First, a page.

Contrary to the defendants' contention, the complaint states valid causes of action to recover damages for violations of the New York State Human Rights Law and the New York City Human Rights Law. While it is true that “administrative decisions of educational institutions involve the exercise of highly specialized professional judgment and these institutions are, for the most part, better suited to make relatively final decisions concerning wholly internal matters” (Maas v. Cornell Univ., 94 N.Y.2d 87, 92, 699 N.Y.S.2d 716, 721 N.E.2d 966; see Frankel v. Yeshiva Univ., 37 A.D.3d 760, 829 N.Y.S.2d 906; Demas v. Levitsky, 291 A.D.2d 653, 660, 738 N.Y.S.2d 402; Gertler v. Goodgold, 107 A.D.2d 481, 485, 487 N.Y.S.2d 565, affd 66 N.Y.2d 946, 498 N.Y.S.2d 779, 489 N.E.2d 748), the fact that an employer is an educational institution does not permit it to discriminate against its employees on the basis of age, or otherwise insulate it from liability for violations of the New York State Human Rights Law or the New York City Human Rights Law. Since the causes of action to recover damages for violations of the New York State Human Rights Law and the New York City Human Rights Law relate to nonacademic matters, the Supreme Court properly denied those branches of the defendants' motion which were to dismiss those causes of action pursuant to CPLR 3211(a)(7) (see Eidslisz v. New York Univ., 15 N.Y.3d 730, 731–732, 906 N.Y.S.2d 520, 932 N.E.2d 876; Fils–Aime v. Ryder TRS, Inc., 40 A.D.3d 914, 915, 836 N.Y.S.2d 670).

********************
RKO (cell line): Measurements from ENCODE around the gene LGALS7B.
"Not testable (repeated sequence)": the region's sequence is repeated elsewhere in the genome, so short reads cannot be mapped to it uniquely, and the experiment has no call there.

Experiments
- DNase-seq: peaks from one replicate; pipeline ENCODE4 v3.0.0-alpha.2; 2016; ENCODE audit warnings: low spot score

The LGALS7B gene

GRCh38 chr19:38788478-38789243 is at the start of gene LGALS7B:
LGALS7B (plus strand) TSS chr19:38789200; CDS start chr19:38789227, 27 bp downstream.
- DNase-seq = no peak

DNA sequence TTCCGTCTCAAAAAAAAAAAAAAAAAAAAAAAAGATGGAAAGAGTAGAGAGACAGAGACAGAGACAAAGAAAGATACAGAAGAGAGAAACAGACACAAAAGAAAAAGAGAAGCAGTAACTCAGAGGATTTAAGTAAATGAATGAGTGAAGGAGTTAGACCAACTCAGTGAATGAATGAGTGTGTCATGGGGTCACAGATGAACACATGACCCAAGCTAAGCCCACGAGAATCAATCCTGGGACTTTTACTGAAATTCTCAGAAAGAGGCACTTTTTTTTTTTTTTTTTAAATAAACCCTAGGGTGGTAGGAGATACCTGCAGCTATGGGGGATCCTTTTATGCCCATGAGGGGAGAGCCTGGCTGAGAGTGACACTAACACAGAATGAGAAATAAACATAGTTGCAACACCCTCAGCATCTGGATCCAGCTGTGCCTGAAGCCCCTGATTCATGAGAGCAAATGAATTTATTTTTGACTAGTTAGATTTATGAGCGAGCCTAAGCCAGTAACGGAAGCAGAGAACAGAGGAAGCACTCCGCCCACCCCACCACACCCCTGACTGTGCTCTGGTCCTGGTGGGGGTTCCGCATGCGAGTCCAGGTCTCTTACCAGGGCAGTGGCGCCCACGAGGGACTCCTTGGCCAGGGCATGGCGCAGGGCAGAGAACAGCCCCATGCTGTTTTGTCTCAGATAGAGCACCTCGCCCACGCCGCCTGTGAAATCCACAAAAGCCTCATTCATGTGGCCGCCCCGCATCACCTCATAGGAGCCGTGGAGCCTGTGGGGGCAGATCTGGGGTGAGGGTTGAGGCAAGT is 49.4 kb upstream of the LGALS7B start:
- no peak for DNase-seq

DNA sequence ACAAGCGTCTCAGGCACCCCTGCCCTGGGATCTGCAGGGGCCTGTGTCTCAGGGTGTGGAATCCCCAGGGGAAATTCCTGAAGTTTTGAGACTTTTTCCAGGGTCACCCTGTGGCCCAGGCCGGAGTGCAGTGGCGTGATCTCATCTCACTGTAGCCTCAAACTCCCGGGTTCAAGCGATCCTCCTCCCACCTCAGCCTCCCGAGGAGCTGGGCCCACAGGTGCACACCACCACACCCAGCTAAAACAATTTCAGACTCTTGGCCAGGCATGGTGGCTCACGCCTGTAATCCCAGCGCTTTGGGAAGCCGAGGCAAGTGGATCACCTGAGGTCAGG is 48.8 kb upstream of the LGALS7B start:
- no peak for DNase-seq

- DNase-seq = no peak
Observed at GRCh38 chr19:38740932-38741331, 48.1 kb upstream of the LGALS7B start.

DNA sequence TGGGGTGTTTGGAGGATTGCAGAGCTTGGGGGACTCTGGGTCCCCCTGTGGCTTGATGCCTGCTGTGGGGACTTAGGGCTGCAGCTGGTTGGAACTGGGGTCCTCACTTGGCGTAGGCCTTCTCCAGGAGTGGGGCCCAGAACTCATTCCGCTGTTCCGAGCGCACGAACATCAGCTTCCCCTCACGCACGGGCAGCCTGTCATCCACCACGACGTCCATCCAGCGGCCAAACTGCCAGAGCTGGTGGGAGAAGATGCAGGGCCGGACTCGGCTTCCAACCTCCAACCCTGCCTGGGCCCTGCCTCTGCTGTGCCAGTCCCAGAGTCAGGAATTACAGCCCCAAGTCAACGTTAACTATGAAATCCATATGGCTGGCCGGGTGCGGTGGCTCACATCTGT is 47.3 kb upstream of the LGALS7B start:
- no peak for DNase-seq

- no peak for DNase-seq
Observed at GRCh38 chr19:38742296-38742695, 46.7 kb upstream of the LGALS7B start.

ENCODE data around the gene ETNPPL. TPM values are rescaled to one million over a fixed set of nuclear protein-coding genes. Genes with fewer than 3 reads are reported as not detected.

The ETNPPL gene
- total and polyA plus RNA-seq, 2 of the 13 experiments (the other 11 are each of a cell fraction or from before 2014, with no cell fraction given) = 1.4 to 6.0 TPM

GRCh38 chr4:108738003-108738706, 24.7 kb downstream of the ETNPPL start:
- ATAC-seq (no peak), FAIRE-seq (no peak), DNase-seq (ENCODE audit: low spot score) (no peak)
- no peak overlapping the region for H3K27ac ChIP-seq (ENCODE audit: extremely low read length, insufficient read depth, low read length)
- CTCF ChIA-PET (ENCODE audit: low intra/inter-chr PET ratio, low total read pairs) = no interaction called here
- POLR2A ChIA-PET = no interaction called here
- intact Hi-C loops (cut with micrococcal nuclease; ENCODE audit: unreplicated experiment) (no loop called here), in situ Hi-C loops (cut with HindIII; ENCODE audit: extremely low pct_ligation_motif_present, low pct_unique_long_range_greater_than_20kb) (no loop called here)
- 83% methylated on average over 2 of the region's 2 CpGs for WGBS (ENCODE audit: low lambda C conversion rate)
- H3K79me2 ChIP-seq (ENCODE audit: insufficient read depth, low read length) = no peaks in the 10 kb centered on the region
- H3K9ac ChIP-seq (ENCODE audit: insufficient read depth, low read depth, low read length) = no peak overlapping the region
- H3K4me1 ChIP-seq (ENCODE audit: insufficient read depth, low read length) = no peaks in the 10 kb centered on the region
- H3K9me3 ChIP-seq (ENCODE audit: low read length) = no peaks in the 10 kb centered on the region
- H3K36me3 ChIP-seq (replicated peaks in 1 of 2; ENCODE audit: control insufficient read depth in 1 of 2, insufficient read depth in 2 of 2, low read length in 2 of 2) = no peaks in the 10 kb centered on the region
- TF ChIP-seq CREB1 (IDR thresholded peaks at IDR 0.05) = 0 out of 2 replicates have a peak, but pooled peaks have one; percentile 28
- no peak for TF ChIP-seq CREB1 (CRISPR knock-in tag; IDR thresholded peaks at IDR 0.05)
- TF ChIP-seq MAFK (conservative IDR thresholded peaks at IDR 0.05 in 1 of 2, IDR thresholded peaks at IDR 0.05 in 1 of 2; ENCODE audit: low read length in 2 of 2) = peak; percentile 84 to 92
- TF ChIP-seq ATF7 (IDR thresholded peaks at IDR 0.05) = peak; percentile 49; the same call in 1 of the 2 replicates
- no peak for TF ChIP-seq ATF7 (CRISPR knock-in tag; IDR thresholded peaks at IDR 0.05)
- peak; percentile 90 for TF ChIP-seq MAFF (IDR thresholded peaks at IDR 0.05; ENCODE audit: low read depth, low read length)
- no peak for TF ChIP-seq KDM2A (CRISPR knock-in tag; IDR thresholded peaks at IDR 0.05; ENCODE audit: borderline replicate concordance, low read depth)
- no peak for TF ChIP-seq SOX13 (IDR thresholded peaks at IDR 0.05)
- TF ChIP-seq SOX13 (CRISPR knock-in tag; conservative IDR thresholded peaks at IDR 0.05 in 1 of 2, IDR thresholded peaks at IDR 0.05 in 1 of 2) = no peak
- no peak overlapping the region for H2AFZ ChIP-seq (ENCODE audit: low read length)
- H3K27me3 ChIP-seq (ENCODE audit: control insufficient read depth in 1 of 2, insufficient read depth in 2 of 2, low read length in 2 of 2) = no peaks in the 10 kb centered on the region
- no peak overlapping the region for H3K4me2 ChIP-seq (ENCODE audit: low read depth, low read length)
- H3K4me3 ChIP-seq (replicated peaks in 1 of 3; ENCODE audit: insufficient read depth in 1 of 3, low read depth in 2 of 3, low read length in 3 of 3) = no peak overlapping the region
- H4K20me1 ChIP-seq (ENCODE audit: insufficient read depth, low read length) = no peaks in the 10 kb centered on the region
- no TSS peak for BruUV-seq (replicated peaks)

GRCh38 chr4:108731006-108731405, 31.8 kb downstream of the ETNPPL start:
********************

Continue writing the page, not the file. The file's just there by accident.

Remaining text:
As for the breach of contract cause of action, the plaintiffs failed to specify a contractual basis for the allegation that the defendants failed to follow its internal rules and procedures during the disciplinary process (see Shields v. School of Law of Hofstra Univ., 77 A.D.2d 867, 868, 431 N.Y.S.2d 60). Since the plaintiffs' cause of action to recover damages for breach of contract only alleges violations of the defendants' internal rules and procedures, to the extent that they do not form a basis for the discrimination causes of action, the plaintiffs are only entitled to CPLR article 78 review (see Maas v. Cornell Univ., 94 N.Y.2d at 92, 699 N.Y.S.2d 716, 721 N.E.2d 966; Risley v. Rubin, 272 A.D.2d 198, 708 N.Y.S.2d 377; Holm v. Ithaca Coll., 256 A.D.2d 986, 988, 682 N.Y.S.2d 295; Gertler v. Goodgold, 107 A.D.2d at 484, 487, 487 N.Y.S.2d 565). However, contrary to the defendants' contention, the plaintiffs' cause of action to recover damages for breach of contract should not be dismissed solely because it was not brought in the proper form (see CPLR 103[c]; Tae Hwa Yoon v. New York Hahn Wolee Church, Inc., 56 A.D.3d 752, 870 N.Y.S.2d 42; Matter of Maggi v. Maggi, 187 A.D.2d 722, 590 N.Y.S.2d 293). “Generally, where an action or proceeding is brought in the wrong form or under an inappropriate statute, the court, in its discretion, may deem it brought in a proper fashion, thus avoiding a dismissal” (Tae Hwa Yoon v. New York Hahn Wolee Church, Inc., 56 A.D.3d at 755, 870 N.Y.S.2d 42, quoting Matter of Schmidt, 97 A.D.2d 244, 250, 468 N.Y.S.2d 663). In light of, inter alia, the fact that the plaintiffs commenced this action within four months of the discontinuation of their salaries (see Gary v. New York Univ., 48 A.D.3d 235, 236, 850 N.Y.S.2d 433), we convert the cause of action alleging breach of contract to a proceeding pursuant to CPLR article 78 (see CPLR 103[c]; Tae Hwa Yoon v. New York Hahn Wolee Church, Inc., 56 A.D.3d at 755, 870 N.Y.S.2d 42; Melvin v. Union College, 195 A.D.2d 447, 600 N.Y.S.2d 141; cf. Awan v. City of New York, 92 A.D.3d 406, 938 N.Y.S.2d 44). Accordingly, that branch of the defendants' motion which was to dismiss the cause of action alleging breach of contract was properly denied, but for reasons different from those relied upon by the Supreme Court (see Matter of Perrin v. Perrin, 70 A.D.3d 835, 894 N.Y.S.2d 131; Tae Hwa Yoon v. New York Hahn Wolee Church, Inc., 56 A.D.3d at 755, 870 N.Y.S.2d 42; Matter of Maggi v. Maggi, 187 A.D.2d at 722, 590 N.Y.S.2d 293).